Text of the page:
China's shadowy propaganda machine paying £280 for fake posts hailing its Covid response to hide blame

CHINESE agents are offering social media users up to £280 per post if they share propaganda praising the Communist Party's handling of coronavirus.

The Sun Online got a first look at a dossier on China's industrial-scale disinformation campaign by researchers at Oxford University's leading Internet Institute (OII).

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The report details a slew of activities by the Chinese Communist Party (CCP) as it attempted to distract the world and pat itself on the back for its handling of the virus.

OII experts claim that China sought to "clear its name of blame" and depict itself as a "nation saviour" through a targeted online campaign.

In a draft version of the final report, it reveals CCP agents would approach Chinese-speaking social media users and offer them between £50 and £280 to post pro-Communist Party videos and pictures.

The report also reveals research shows that some 40 per cent of tweets using the hashtag #ThanksChina in Italian were found to be fake and generated by bots.

CCP agents also created pro-China Facebook pages which would try to paint Western nations as to blame for the virus, including sharing bogus claims that European states were "stealing" PPE.

It also highlights questionable videos of Italians playing the Chinese national anthem as the nation suffered in the early days of the pandemic as potentially part of a "coordinated editing campaign".

President Xi Jinping's agents also "amplified" fake news stories about Americans receiving text messages warning of an imminent national lockdown to spread chaos.

The revelations follow claims last week that Chinese propaganda tricked Western nations into going in to lockdown to damage heir economies.

Samantha Bradshaw, a researcher at OII, told The Sun Online that China has one of the world's most sophisticated online networks of propaganda and misinformation.

She said there has been a targeted by campaign by the Chinese government to rehabilitate the nation's image and "downplay" and "deflect blame" for its role in the pandemic.

Beijing has been long accused of misleading the world after the emergence of the killer virus as it was suspected of holding back key data which allowed the virus to spread.

China is known to have a shadowy propaganda unit known as the "50 Cent Army" – named after how much they are believed to get paid per online post.

It is estimated it has the capacity to churn out some 488million posts per year on Chinese social networks and Western sites such as Twitter and Facebook.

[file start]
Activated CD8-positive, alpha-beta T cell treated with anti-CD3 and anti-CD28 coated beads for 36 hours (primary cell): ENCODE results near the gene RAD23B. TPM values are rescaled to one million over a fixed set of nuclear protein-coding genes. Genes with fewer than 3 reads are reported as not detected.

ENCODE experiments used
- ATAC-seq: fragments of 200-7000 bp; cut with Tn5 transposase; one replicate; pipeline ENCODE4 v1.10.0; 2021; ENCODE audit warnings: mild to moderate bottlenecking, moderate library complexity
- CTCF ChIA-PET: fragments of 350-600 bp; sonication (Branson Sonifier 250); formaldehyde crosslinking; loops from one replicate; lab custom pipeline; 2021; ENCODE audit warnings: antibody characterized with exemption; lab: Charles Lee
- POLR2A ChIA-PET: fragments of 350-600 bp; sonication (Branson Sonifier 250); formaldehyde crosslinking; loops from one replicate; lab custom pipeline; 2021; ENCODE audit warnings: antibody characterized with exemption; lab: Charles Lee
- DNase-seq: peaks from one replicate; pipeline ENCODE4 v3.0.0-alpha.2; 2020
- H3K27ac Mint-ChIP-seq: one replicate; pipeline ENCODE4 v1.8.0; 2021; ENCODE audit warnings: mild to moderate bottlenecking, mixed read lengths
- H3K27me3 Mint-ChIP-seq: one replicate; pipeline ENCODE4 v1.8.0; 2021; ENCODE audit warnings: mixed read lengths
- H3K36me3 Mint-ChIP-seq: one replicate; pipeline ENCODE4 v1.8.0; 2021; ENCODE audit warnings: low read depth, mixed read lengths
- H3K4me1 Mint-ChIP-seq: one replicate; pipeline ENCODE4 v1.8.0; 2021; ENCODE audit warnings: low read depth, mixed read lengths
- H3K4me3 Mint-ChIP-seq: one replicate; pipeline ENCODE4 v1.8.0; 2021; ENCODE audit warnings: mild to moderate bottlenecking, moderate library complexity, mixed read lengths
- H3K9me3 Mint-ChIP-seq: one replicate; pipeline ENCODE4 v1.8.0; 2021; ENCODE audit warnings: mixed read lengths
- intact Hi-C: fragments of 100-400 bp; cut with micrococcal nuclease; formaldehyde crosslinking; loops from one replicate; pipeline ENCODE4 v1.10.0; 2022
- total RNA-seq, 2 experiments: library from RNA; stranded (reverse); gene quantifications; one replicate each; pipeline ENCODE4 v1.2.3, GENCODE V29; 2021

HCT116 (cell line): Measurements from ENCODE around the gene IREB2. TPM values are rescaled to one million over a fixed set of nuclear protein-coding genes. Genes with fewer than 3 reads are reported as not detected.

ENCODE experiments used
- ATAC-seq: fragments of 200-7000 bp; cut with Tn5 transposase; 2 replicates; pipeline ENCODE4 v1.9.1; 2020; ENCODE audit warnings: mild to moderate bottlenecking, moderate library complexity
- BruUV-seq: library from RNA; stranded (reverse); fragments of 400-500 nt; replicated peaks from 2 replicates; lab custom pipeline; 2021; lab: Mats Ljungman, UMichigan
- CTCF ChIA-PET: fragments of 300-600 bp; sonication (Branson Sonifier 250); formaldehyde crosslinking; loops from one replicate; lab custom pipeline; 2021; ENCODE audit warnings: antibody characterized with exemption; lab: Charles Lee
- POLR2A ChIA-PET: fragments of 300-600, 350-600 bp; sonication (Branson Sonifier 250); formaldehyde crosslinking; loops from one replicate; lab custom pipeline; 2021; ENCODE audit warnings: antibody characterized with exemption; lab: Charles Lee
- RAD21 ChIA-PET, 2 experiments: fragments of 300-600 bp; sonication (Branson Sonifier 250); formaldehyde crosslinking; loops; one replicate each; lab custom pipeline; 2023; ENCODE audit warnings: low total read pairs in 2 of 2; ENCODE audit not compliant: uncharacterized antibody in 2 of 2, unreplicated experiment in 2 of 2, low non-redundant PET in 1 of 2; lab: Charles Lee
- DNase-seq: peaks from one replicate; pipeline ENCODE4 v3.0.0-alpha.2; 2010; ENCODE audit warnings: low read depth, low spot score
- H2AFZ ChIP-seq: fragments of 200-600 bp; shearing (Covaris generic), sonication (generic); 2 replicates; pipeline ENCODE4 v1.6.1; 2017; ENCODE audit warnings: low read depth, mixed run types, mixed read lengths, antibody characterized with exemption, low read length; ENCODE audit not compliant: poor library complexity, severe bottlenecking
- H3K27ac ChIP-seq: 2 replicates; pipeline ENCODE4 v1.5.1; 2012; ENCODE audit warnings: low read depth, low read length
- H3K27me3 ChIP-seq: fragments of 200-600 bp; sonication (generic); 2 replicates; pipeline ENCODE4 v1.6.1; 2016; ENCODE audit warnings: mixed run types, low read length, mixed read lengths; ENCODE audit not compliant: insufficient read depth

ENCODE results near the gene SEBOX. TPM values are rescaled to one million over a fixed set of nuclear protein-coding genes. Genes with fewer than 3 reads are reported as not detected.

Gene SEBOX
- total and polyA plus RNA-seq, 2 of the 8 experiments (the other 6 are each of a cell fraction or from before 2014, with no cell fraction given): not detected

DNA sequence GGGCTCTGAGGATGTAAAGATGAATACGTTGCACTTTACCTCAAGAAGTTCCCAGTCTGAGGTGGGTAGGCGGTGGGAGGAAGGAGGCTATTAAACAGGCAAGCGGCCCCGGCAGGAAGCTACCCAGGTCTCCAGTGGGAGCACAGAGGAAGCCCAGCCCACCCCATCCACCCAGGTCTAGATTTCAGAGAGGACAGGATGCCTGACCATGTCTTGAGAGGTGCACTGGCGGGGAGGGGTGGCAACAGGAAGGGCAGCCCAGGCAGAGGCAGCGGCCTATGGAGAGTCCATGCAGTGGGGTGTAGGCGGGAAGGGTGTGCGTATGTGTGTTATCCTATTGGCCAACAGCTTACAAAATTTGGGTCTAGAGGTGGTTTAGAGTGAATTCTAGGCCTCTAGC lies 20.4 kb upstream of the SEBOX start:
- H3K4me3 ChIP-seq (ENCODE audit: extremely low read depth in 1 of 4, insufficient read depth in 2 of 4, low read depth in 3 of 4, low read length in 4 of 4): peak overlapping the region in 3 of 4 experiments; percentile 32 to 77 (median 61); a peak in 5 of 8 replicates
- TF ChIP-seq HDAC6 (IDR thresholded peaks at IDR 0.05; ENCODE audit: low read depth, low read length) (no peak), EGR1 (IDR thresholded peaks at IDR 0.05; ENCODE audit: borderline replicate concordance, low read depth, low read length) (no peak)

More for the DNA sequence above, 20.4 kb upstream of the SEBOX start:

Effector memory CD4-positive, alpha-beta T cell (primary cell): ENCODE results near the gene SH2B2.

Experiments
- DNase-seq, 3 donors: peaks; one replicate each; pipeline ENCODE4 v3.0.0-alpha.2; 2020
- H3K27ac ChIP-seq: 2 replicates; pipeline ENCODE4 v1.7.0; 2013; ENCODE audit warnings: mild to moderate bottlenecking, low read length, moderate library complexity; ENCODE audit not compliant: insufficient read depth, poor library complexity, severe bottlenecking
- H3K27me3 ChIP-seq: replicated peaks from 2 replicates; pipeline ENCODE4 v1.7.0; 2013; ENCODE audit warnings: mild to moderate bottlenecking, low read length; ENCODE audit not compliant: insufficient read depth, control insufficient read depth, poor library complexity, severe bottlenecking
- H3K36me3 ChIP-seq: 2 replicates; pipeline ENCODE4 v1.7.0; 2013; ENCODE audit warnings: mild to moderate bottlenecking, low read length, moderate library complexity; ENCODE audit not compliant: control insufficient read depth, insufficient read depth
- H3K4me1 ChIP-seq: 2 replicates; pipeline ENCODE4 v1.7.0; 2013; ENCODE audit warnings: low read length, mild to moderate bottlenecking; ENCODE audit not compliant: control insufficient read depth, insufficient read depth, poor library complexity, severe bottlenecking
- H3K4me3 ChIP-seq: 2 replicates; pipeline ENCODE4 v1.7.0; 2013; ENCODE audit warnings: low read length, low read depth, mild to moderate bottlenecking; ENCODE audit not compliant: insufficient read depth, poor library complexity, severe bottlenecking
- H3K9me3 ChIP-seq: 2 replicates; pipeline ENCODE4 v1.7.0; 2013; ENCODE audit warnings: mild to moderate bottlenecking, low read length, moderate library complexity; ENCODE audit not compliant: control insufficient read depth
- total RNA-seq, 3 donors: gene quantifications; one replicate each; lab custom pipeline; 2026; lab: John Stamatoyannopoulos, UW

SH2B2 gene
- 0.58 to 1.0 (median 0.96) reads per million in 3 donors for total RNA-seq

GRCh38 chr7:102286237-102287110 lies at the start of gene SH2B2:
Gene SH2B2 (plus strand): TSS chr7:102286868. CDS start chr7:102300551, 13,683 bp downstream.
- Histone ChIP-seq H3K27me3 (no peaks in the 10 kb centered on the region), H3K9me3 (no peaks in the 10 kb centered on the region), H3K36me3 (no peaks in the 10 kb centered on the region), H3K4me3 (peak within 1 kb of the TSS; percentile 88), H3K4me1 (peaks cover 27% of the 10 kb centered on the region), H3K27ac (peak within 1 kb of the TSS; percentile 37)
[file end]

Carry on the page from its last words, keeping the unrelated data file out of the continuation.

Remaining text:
Along with the pandemic, Communist Party web operations have targeted issues such as protests in Hong Kong and its territorial claim over Taiwan.

Ms Bradshaw told The Sun Online: "China have a two pronged strategy, first they will push their pro-Beijing narrative that downplays their responsibility in the pandemic.

"Then there is the more traditional censorship and control mechanisms about Covid information being spread, especially in Chinese media spaces."

She added: "The kind of content we see is mainly about deflecting blame, downplaying the virus, or that shows that China is doing really good in its coronavirus recovery."

Ms Bradshaw continued: "It's about promoting China's image. Beijing has aspirations to be a global leader.

"Once we come out of the coronavirus, there is going to be a lot of questions about who is going to be held accountable for the millions of people who have gotten sick.

"Part of China's plan is to try and uphold their image and continue to be powerful players and not have coronavirus be a reason to reduce their influence."

She added it's not necessarily "all fake news" but it is pushing a "certain agenda", which makes it even harder for authorities and platforms to police.

Twitter confirmed in June it had taken down 23,750 accounts that were "highly engaged" in disinformation – and 150,000 engaged in amplification.

The social media giant confirmed the accounts were deleted as they were promoting China's response to the coronavirus outbreak.

It was revealed last month that Facebook had found scores of accounts linked to the Communist Party, some of which used AI-generated photos of people.

China has seen its official daily case count below 100 almost every day since the end of March after becoming the first nation hit by the virus.

It has so far recorded 85,415 cases and 4,634 deaths, far fewer than in Britain, the US and much of Europe.

Life also appears to be returning to normal in China while the worldwide coronavirus death toll rose above one million.

It is feared these figures may be part of the Communist Party's campaign to make itself look good as it aggressively promotes its virus response.

Meanwhile, Britain potentially faces a second lockdown while the US regularly sees the daily case count over 40,000.

The emergence of the coronavirus in China also brought reports of doctors being detained and harassed after trying to use social media to raise the alarm.

US President Donald Trump has regularly criticised China as he accused them of covering up the virus and not being honest with the figures.

China continues to boast its successes in handling of the pandemic, and is now touting a vaccine could be ready by November.

 

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